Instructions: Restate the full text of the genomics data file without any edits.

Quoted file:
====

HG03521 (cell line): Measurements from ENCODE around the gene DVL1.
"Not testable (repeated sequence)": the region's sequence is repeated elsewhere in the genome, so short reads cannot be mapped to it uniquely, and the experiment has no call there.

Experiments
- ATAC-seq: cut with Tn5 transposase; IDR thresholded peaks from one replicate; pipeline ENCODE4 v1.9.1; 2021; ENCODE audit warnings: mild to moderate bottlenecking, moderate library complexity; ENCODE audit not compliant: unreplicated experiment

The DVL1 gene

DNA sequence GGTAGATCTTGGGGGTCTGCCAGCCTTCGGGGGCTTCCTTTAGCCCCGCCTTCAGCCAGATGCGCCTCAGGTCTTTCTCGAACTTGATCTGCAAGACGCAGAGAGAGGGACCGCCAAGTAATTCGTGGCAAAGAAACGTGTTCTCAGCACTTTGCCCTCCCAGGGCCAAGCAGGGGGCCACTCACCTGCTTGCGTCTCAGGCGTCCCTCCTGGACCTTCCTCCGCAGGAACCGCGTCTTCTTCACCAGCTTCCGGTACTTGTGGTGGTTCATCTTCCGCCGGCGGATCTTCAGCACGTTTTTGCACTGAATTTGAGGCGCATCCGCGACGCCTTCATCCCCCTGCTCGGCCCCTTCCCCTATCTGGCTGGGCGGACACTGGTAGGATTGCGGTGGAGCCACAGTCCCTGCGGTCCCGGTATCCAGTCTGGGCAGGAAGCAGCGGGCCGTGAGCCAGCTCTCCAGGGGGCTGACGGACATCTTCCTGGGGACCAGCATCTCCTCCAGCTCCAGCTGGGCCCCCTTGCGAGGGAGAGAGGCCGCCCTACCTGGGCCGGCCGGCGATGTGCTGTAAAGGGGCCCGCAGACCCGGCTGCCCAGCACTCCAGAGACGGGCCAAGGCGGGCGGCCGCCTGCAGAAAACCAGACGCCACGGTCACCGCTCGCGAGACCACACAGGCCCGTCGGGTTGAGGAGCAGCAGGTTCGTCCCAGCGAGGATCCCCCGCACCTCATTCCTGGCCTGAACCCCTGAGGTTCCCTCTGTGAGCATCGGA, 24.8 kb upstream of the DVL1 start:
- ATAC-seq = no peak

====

HG03521 (cell line): Measurements from ENCODE around the gene DVL1.
"Not testable (repeated sequence)": the region's sequence is repeated elsewhere in the genome, so short reads cannot be mapped to it uniquely, and the experiment has no call there.

Experiments
- ATAC-seq: cut with Tn5 transposase; IDR thresholded peaks from one replicate; pipeline ENCODE4 v1.9.1; 2021; ENCODE audit warnings: mild to moderate bottlenecking, moderate library complexity; ENCODE audit not compliant: unreplicated experiment

The DVL1 gene

DNA sequence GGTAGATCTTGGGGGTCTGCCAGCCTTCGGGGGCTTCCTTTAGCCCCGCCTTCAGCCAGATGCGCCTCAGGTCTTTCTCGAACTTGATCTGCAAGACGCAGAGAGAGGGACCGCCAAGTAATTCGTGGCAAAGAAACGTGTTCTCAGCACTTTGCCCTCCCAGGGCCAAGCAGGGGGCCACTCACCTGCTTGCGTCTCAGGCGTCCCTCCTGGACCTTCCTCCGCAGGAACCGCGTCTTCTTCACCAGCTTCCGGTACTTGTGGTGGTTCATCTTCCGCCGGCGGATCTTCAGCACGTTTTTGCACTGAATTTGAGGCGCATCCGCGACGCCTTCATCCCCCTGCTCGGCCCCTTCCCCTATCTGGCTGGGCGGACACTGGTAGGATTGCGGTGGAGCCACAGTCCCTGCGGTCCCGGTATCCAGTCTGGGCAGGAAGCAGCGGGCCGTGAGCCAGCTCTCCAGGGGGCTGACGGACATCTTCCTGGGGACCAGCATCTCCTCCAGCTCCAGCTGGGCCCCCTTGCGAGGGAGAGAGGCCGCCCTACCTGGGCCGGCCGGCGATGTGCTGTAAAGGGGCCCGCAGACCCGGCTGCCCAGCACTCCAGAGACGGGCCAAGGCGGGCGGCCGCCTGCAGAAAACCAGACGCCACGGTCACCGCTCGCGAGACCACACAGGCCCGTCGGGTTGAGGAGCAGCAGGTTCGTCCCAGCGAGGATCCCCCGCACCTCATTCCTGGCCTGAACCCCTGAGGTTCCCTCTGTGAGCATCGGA, 24.8 kb upstream of the DVL1 start:
- ATAC-seq = no peak